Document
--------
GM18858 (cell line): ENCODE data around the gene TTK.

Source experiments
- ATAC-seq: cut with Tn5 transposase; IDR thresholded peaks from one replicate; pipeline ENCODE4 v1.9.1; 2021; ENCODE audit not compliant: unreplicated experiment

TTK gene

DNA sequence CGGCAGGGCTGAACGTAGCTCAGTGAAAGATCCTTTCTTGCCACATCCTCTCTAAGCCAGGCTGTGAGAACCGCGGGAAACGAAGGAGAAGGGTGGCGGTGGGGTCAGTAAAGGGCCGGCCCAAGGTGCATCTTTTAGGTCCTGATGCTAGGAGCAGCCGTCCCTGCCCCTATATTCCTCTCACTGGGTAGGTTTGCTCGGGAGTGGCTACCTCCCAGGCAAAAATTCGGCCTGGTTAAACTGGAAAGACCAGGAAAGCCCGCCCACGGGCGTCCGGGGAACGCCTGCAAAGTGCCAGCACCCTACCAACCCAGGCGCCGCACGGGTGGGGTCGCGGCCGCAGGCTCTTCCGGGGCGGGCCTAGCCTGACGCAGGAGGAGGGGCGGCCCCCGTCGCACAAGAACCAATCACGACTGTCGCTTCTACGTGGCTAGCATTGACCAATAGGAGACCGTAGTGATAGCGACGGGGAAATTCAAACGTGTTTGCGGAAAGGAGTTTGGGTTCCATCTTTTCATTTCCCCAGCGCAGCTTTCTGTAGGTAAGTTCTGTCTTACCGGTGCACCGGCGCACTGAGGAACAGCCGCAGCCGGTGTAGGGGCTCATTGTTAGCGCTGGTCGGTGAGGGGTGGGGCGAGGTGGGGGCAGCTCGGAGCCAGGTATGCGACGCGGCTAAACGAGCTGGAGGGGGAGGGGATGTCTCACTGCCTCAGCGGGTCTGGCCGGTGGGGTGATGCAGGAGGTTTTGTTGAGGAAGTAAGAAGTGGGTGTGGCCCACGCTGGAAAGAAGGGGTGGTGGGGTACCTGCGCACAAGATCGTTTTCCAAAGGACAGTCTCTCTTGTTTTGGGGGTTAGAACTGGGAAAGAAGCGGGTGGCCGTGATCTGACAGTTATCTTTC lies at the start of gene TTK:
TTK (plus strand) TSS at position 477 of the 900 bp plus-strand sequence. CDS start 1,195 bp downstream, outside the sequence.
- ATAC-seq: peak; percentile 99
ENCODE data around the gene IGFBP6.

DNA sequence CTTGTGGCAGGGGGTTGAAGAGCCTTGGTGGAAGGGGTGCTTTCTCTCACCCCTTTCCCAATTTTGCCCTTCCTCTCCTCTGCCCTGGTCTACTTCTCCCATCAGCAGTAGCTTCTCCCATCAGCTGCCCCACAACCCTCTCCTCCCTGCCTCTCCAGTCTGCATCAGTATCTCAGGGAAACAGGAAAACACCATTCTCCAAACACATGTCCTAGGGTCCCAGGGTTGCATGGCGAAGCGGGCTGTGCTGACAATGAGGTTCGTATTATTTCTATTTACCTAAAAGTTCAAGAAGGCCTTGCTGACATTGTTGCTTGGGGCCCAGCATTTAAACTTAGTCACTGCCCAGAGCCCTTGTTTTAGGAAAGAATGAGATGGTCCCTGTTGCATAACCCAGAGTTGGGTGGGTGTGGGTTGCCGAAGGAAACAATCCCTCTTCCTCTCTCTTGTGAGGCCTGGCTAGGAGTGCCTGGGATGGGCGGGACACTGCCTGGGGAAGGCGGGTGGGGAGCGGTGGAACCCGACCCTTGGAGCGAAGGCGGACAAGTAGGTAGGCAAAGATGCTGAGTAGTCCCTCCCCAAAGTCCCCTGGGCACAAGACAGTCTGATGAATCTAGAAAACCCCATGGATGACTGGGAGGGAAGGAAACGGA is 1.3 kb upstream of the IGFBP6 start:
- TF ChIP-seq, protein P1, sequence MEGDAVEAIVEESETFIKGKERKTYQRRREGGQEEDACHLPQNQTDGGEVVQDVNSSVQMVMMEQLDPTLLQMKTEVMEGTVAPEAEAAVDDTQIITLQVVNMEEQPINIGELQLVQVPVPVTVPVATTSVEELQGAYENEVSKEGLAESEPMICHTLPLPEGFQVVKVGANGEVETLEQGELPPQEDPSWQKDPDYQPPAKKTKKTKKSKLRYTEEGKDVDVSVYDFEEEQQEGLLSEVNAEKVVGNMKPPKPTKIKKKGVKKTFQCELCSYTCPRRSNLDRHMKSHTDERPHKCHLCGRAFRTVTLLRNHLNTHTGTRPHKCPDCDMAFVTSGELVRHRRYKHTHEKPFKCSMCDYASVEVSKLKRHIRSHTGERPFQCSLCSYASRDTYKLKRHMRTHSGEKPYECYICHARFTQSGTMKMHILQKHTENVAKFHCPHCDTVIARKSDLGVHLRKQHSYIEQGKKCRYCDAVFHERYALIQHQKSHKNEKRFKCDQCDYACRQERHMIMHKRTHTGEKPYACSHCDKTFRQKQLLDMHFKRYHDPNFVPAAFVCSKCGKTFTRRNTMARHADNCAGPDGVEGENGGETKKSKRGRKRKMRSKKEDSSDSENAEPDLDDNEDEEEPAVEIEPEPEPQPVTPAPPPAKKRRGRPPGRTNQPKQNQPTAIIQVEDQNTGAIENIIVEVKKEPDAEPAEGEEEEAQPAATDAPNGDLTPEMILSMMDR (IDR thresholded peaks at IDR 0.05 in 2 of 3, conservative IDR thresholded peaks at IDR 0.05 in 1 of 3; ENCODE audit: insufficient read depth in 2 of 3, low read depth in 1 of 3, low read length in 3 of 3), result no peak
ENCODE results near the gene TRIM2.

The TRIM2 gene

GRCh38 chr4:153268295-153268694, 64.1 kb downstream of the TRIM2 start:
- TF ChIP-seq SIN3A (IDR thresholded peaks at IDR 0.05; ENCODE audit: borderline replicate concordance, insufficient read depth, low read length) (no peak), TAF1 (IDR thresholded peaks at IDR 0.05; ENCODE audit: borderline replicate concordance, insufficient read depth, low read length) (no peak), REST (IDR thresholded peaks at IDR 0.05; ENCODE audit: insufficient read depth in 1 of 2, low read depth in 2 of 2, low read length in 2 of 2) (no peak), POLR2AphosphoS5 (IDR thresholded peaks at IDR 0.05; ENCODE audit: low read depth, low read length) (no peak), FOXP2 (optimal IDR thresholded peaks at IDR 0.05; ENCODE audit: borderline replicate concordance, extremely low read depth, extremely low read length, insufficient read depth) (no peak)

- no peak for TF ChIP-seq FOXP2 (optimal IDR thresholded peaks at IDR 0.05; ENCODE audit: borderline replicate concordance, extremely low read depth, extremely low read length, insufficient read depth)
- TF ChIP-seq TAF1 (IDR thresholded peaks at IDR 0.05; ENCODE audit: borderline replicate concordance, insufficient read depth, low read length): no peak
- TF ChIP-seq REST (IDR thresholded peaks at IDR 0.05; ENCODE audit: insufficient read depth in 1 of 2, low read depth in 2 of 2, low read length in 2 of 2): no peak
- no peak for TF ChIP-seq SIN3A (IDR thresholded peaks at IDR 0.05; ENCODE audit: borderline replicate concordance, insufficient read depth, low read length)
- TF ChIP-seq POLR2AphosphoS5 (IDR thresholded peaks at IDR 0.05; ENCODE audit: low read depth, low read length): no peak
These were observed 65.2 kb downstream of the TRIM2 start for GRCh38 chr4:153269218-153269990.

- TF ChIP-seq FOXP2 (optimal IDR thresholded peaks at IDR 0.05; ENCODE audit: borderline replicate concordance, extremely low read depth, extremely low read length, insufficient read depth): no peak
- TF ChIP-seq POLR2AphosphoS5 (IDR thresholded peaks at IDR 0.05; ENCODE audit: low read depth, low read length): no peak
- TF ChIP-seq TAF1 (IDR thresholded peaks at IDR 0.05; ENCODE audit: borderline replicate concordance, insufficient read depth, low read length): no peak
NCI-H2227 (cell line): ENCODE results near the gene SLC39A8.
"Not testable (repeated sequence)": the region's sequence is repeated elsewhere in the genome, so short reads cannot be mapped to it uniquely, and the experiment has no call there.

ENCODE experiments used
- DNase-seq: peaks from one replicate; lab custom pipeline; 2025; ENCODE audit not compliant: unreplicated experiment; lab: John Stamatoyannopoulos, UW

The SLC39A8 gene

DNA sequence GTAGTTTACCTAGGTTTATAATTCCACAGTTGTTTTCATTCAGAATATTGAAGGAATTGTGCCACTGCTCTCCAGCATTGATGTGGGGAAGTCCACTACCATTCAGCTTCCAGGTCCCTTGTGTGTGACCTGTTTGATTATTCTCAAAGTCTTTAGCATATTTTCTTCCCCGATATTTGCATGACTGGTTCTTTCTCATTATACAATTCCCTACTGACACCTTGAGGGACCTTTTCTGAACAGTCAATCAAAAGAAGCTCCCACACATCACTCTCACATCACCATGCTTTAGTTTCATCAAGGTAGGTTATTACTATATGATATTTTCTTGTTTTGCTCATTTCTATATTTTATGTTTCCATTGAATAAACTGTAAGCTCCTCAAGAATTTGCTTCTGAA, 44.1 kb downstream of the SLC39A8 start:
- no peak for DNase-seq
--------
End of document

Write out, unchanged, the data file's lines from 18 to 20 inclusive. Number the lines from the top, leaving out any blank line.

- no peak for TF ChIP-seq SIN3A (IDR thresholded peaks at IDR 0.05; ENCODE audit: borderline replicate concordance, insufficient read depth, low read length)
- TF ChIP-seq POLR2AphosphoS5 (IDR thresholded peaks at IDR 0.05; ENCODE audit: low read depth, low read length): no peak
These were observed 65.2 kb downstream of the TRIM2 start for GRCh38 chr4:153269218-153269990.